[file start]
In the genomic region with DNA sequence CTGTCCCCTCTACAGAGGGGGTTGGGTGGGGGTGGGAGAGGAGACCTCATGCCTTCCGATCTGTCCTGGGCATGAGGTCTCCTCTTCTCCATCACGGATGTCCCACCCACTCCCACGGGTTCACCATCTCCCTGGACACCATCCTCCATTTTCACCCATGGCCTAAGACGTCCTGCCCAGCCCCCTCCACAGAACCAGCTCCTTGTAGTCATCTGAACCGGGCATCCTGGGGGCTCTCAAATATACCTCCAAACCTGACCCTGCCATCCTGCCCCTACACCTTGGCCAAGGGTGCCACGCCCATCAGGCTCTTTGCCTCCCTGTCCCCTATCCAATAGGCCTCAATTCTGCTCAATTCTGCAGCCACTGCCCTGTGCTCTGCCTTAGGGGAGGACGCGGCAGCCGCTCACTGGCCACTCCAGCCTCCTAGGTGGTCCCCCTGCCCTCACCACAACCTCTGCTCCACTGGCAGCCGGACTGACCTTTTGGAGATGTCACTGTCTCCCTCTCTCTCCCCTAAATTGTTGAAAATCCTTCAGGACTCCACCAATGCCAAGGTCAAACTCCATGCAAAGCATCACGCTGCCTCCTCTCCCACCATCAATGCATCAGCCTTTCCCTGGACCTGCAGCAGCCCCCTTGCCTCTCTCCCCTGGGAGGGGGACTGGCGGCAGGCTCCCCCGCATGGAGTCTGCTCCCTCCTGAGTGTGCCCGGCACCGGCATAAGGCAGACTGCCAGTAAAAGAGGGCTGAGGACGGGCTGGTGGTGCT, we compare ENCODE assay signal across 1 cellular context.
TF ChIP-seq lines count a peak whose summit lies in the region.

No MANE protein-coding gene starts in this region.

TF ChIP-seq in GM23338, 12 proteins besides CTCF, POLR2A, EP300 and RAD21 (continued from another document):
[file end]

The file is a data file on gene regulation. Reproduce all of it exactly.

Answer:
In the genomic region with DNA sequence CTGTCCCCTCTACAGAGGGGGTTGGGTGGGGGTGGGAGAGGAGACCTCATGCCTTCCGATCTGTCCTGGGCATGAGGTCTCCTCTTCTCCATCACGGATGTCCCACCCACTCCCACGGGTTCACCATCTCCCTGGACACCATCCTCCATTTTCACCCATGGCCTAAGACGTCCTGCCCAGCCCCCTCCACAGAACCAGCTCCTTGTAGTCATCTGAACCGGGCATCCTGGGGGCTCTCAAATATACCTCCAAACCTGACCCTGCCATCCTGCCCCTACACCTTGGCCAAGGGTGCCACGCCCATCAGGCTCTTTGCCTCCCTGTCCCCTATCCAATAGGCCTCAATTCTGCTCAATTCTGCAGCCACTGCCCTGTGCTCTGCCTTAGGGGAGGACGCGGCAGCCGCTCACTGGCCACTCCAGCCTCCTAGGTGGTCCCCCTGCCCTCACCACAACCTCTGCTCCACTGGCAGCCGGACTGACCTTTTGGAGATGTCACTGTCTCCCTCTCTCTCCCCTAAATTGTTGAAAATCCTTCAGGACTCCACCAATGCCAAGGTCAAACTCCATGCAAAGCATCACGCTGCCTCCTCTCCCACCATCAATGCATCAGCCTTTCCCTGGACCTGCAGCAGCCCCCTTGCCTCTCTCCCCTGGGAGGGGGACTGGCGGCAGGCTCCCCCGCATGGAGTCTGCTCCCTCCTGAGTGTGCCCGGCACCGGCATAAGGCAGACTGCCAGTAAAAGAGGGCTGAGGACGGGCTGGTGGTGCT, we compare ENCODE assay signal across 1 cellular context.
TF ChIP-seq lines count a peak whose summit lies in the region.

No MANE protein-coding gene starts in this region.

TF ChIP-seq in GM23338, 12 proteins besides CTCF, POLR2A, EP300 and RAD21 (continued from another document):